The session also featured speakers Julia Mhlaba, MD, assistant professor of Dermatology, who started a residency curriculum program at Feinberg focusing on skin of color, as well as Madison Jordan, a patient with alopecia which causes sudden hair loss, and Laura Hogan, a patient with ichthyosis, a genetic skin disorders characterized by dry, thickened and scaly skin.
“In skin, there’s something unique and special when we think about dermatology because there are core structural and functional differences within the biology of hair, for example, and of course we think about melanocytes, or melanin, that are making our pigment. We know that there’s differences in different individuals and groups of people in that space, and that then gets adjusted by our own cultural beliefs and practices,” Kundu said.
During the session, Kundu explored how the social effects of skin color, beauty standards around the world based on skin color, and why it’s important for healthcare providers to learn about and recognize skin disorders that disproportionally effect people of color.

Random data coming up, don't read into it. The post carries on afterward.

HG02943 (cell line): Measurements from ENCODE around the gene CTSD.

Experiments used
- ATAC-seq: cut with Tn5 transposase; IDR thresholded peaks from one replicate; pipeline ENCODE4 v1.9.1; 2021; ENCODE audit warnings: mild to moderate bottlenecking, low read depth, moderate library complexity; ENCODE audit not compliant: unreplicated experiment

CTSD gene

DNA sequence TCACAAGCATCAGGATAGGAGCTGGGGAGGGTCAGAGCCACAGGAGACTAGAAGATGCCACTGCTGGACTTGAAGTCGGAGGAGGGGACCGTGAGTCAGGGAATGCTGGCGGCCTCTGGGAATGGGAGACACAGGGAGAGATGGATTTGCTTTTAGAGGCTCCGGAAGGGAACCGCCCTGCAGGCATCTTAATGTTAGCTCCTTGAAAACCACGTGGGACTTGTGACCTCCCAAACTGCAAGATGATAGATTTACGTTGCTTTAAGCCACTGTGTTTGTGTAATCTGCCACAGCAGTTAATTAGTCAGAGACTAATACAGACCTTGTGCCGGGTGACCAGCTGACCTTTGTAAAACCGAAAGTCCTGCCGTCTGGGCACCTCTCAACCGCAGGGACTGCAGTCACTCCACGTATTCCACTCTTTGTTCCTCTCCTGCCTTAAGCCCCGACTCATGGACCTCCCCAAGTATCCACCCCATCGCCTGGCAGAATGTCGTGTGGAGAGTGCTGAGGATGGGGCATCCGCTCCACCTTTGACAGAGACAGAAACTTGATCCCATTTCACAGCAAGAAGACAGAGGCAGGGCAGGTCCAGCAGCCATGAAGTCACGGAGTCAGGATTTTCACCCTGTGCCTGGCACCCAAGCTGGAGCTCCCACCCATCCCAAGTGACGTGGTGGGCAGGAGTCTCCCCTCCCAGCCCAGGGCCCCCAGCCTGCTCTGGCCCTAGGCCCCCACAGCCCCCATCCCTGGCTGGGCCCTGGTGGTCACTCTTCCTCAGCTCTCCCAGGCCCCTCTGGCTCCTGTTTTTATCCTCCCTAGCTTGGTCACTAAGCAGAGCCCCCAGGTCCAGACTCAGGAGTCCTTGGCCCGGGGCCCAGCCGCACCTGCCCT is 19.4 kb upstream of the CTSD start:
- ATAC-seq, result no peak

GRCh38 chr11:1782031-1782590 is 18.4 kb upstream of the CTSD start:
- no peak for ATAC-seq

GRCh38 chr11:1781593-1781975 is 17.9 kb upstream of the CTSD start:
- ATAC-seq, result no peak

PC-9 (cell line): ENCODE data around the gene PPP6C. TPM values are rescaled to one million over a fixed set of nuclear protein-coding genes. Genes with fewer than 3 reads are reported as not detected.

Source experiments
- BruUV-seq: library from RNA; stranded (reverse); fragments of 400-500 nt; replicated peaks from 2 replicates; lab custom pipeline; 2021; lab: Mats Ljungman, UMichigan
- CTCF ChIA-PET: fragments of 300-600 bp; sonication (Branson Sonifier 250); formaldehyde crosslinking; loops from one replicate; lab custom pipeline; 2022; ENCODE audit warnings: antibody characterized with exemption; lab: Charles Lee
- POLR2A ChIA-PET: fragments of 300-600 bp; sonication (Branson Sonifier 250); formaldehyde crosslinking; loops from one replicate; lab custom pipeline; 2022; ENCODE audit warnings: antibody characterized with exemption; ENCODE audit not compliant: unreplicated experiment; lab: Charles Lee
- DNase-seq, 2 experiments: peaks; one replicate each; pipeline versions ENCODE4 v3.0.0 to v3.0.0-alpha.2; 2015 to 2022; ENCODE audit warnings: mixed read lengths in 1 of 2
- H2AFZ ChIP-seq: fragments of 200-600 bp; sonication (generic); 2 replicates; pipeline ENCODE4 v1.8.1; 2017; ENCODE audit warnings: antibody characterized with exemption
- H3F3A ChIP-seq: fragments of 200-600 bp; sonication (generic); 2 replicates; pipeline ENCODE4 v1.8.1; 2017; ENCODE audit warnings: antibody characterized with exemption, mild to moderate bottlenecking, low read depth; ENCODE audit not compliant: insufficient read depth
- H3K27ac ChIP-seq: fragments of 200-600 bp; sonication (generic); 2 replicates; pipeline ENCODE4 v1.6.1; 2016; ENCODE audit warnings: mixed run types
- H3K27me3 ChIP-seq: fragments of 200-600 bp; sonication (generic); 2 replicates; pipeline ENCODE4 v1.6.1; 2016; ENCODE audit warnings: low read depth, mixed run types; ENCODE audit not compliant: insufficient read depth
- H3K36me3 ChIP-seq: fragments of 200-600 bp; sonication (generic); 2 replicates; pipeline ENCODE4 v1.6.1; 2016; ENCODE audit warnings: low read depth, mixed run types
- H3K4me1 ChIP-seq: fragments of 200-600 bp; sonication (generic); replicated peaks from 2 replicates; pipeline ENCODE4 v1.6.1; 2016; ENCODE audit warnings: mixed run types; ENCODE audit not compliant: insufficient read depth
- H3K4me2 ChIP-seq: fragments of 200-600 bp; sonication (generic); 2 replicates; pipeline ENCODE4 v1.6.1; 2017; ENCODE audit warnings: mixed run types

“Learning how to identify skin disorders in different skin types is very important part of our educational mission at the center. Understanding peoples’ backgrounds and their cultural practices can impact health outcomes in a really meaningful way,” Kundu said.
The organization and planning of Diversity Week were also made possible by Janet Olivo, MSLOC, director of Diversity, Inclusion and Outreach; Maggie Sullivan, BA, program assistant for Feinberg’s Office of Diversity & Inclusion and the Augusta Webster, MD, Office of Medical Education (AWOME); second-year medical students Zachary Cross and Ronus Hojjati; and first-year medical students Kai Holder and Rebecca Arteaga.
Featured sessions for Feinberg’s Diversity and Inclusion Week included the following:
- Advocacy and Inclusion for People with Disabilities
- Self-Advocacy as a Woman in Medicine
- Cultural Humility in Caring for the SouthAsian Population
- Gender Inclusivity and Affirmation in Medicine for Non-Binary and Transgender Individuals
- Mental Health and the Experience of Homelessness
- Combatting the Exclusivity and Commodification of Wellness
- Representation, Diversity, and Inclusion in Surgical Specialties
- Social and Medical Representation and Discrimination of Skin Diversity